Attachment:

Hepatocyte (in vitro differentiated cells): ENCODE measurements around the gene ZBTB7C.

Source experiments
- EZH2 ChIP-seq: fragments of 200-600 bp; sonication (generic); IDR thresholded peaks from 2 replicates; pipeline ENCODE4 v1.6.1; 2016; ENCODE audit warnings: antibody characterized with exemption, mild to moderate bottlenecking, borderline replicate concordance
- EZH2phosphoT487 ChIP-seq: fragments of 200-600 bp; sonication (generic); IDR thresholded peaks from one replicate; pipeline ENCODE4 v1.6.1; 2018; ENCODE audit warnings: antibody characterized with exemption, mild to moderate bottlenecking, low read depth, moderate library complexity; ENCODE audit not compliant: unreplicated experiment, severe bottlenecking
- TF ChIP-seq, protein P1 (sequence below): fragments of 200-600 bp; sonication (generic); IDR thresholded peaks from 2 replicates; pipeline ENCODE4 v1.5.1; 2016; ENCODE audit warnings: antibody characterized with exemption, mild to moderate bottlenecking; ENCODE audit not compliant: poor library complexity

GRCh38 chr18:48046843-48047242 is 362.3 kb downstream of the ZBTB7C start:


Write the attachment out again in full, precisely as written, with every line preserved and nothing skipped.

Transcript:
Hepatocyte (in vitro differentiated cells): ENCODE measurements around the gene ZBTB7C.

Source experiments
- EZH2 ChIP-seq: fragments of 200-600 bp; sonication (generic); IDR thresholded peaks from 2 replicates; pipeline ENCODE4 v1.6.1; 2016; ENCODE audit warnings: antibody characterized with exemption, mild to moderate bottlenecking, borderline replicate concordance
- EZH2phosphoT487 ChIP-seq: fragments of 200-600 bp; sonication (generic); IDR thresholded peaks from one replicate; pipeline ENCODE4 v1.6.1; 2018; ENCODE audit warnings: antibody characterized with exemption, mild to moderate bottlenecking, low read depth, moderate library complexity; ENCODE audit not compliant: unreplicated experiment, severe bottlenecking
- TF ChIP-seq, protein P1 (sequence below): fragments of 200-600 bp; sonication (generic); IDR thresholded peaks from 2 replicates; pipeline ENCODE4 v1.5.1; 2016; ENCODE audit warnings: antibody characterized with exemption, mild to moderate bottlenecking; ENCODE audit not compliant: poor library complexity

GRCh38 chr18:48046843-48047242 is 362.3 kb downstream of the ZBTB7C start: